(This is just an intermediate step and the final solution using Docker Compose is coming in another post soon.)

Don’t reinvent the wheel, adapt what already exists

An OBIEE installation is not totally different than an Oracle Database install, similar preinstallation requirements (at least from tools/packages point of view), so why not take the Oracle Database docker files and adapt them to match OBIEE? Let’s do it!
Please be aware the scripts aren’t going to download the binaries, you must get the binaries yourself first (accepting the various licensing agreements etc.), the scripts simply automate all the next tasks.

1) buildDockerImage.sh

Takes few parameter to decide which version of the tool to install, verify the MD5 checksum of binaries and stop everything if mismatching or missing, define some extra settings and finally build the docker image.

First the Docker image must be build using the Dockerfile

First the Docker image must be built using the Dockerfile

2) Dockerfile

It contains all the steps docker execute when building an image, a set of variables, files to be added to the image, script executed etc. It’s the one loading the binaries into the docker container, using YUM to install the required packages, install the Oracle JDK, install Weblogic and OBIEE. It doesn’t do the domain configuration as this step require a database and it’s typically something you want to be able to do on the fly when starting a new container using the OBIEE image.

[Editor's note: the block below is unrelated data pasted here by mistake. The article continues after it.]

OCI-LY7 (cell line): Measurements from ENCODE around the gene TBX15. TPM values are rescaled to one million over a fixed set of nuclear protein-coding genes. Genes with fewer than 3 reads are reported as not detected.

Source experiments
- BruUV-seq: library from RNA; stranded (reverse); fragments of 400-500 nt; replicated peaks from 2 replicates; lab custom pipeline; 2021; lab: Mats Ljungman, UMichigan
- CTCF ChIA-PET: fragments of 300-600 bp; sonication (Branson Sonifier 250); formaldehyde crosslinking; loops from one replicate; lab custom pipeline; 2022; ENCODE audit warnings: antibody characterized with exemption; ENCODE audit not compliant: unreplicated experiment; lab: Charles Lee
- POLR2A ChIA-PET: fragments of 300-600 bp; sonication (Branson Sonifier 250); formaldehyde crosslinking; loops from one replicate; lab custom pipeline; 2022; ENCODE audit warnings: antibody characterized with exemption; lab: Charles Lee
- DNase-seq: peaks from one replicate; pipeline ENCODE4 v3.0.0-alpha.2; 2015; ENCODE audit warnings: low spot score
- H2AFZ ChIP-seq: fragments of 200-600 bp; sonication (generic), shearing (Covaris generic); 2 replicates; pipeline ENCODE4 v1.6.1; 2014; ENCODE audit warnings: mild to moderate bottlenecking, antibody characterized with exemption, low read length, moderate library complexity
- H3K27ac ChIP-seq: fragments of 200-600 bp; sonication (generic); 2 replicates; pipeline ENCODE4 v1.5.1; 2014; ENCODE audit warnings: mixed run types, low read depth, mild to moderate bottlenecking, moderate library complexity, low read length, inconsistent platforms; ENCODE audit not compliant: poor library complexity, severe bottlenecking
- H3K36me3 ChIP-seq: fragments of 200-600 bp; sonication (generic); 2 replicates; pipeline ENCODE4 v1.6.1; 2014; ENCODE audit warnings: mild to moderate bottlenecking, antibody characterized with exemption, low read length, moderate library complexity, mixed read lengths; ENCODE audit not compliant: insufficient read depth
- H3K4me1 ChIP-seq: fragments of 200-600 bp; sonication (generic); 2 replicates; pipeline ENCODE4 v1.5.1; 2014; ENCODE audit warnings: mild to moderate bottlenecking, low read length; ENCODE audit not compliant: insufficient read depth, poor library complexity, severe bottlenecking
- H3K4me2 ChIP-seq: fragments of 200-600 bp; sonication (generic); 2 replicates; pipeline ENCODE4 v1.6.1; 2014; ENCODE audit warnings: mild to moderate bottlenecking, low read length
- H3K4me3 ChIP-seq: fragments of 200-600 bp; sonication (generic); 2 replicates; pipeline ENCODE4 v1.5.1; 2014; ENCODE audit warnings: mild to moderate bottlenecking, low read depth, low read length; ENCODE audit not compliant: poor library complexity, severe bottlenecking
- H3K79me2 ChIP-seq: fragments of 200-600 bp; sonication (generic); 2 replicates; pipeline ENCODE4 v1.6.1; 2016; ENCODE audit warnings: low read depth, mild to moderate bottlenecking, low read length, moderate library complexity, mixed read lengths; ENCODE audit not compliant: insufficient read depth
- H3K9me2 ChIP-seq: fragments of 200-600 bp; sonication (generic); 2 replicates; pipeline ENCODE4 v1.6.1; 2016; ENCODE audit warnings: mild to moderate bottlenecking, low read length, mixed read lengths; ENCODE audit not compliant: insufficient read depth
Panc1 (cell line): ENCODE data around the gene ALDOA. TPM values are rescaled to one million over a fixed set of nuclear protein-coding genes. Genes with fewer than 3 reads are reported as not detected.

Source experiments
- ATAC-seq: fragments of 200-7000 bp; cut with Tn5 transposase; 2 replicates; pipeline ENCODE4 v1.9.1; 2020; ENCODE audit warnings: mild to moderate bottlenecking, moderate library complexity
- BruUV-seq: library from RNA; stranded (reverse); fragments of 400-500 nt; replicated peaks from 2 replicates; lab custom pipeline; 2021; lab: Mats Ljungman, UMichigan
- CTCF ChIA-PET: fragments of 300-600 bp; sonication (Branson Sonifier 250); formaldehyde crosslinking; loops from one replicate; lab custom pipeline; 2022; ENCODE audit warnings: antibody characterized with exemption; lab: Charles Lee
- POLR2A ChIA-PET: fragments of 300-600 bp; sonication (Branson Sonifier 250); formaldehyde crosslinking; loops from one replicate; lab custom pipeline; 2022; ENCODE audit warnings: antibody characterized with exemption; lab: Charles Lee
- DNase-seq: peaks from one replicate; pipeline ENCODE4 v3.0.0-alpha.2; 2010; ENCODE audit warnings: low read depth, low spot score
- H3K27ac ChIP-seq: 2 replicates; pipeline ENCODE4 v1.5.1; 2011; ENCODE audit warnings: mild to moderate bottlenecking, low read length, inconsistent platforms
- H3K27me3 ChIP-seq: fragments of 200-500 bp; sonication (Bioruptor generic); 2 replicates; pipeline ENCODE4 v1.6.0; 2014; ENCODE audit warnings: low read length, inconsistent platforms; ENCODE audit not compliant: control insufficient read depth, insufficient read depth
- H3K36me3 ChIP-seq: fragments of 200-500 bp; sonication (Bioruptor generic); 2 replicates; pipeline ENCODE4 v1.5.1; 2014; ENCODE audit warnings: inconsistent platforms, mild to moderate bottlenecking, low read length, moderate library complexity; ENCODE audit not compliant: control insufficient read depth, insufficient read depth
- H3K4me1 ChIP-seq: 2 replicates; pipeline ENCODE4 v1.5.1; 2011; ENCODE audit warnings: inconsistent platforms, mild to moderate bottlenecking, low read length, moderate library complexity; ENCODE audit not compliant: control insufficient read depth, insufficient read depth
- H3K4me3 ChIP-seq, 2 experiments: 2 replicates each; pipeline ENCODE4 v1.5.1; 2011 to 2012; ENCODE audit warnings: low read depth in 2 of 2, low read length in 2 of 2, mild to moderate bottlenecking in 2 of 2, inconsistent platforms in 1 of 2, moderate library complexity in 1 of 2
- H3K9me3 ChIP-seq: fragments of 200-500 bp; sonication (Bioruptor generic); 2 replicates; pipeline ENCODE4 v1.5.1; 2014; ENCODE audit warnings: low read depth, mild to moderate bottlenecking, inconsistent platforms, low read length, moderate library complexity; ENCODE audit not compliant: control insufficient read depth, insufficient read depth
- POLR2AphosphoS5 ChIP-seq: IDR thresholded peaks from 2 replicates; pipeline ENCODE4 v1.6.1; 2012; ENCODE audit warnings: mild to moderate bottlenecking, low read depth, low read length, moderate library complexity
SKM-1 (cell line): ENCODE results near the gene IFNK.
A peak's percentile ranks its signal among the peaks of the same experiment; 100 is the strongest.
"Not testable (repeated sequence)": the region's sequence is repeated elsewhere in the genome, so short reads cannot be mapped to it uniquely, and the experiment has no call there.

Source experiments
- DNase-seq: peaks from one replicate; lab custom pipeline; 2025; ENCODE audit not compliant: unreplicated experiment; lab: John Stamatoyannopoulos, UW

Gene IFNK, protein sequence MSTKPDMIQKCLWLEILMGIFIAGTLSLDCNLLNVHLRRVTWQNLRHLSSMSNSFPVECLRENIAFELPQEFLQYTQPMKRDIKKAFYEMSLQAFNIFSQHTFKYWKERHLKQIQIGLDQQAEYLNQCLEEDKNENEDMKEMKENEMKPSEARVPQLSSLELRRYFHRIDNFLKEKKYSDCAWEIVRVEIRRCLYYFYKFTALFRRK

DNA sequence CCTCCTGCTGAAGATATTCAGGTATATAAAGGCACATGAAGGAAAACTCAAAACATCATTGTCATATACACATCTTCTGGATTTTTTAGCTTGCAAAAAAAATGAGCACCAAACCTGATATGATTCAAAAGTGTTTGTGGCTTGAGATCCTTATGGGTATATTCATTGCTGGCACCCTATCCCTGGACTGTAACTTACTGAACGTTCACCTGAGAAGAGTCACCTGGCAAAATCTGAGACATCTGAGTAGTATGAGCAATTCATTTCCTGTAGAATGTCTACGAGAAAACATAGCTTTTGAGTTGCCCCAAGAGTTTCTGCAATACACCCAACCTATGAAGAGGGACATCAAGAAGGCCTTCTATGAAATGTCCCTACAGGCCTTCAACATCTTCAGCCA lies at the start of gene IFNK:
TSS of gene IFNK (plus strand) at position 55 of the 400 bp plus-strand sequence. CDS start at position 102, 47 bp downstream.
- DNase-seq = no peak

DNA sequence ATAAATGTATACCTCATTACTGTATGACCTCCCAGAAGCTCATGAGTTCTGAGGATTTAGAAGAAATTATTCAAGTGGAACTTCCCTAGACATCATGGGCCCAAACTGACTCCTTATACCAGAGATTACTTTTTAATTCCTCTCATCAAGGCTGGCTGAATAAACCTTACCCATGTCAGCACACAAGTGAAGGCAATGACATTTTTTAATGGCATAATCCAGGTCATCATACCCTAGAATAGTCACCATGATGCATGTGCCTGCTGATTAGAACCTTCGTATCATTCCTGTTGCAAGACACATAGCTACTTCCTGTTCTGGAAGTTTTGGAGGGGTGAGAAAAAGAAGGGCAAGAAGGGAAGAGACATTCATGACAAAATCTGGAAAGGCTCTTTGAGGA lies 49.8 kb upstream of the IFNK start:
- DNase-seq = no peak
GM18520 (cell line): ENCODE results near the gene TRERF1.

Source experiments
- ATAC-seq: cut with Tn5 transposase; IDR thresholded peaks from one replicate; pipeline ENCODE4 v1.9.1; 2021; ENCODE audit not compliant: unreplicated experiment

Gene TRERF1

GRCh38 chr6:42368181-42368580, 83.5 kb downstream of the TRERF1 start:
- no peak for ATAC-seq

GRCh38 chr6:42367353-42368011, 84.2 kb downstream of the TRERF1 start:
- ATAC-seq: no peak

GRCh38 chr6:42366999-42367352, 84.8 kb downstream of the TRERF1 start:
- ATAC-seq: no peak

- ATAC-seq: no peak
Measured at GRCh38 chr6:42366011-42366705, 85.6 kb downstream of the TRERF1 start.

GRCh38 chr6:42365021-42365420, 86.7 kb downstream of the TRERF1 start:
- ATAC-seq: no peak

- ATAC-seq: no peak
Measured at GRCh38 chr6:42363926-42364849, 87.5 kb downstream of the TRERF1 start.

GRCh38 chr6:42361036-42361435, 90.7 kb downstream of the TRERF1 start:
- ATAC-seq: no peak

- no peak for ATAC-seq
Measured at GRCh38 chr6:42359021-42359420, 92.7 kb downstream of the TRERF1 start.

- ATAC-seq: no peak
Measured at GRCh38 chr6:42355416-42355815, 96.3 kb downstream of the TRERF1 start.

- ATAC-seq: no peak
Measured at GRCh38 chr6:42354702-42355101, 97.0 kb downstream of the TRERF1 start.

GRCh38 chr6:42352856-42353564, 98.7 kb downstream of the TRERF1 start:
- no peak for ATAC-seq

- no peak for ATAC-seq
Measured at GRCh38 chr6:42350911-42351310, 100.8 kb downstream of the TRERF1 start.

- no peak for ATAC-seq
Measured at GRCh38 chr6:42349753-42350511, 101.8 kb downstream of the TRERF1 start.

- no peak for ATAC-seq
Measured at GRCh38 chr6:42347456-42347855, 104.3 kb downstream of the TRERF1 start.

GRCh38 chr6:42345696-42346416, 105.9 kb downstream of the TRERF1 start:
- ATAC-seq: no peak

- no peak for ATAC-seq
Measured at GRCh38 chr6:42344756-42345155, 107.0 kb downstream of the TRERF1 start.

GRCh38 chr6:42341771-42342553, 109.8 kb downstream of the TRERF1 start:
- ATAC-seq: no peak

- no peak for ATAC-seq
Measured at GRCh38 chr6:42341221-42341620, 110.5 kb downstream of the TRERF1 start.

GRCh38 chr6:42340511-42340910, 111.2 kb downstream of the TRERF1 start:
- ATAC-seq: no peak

3) Response files

The Oracle way to install software silently, providing all the parameters a visual installer asks for. There are 3 response files for OBIEE: weblogic, OBIEE and the BI configuration (create domain, RCU etc.).

4) runOBIEE.sh

A docker container is supposed to be ready to use once started, so there is no point if you have to execute the start command for OBIEE by hand yourself. So with this file we can start automatically OBIEE when the container is started. It actually also decide at the first execution if it must start OBIEE or first run the configuration to create the domain etc. because it’s the first time it’s started (the steps requiring a database to be available).

Using the built image a new container is executed and does the BI configuration at the first execution

Using the built image a new container is executed and does the BI configuration at the first execution

The RCU creating schemas and objects on the target database

The RCU creating schemas and objects on the target database

All in all it wasn’t too complicated to get there, the Oracle Database docker files are well documented to make it simple to adapt. There are probably many things that could be done in a better way and more parameters added to the scripts but it works, I wasn’t asking for more …. (and actually I did something else with it, stay tuned to see where it ends up with Docker Compose).

The files and script to build and run an OBIEE Docker Image are available on GitHub: https://github.com/gianniceresa/docker-images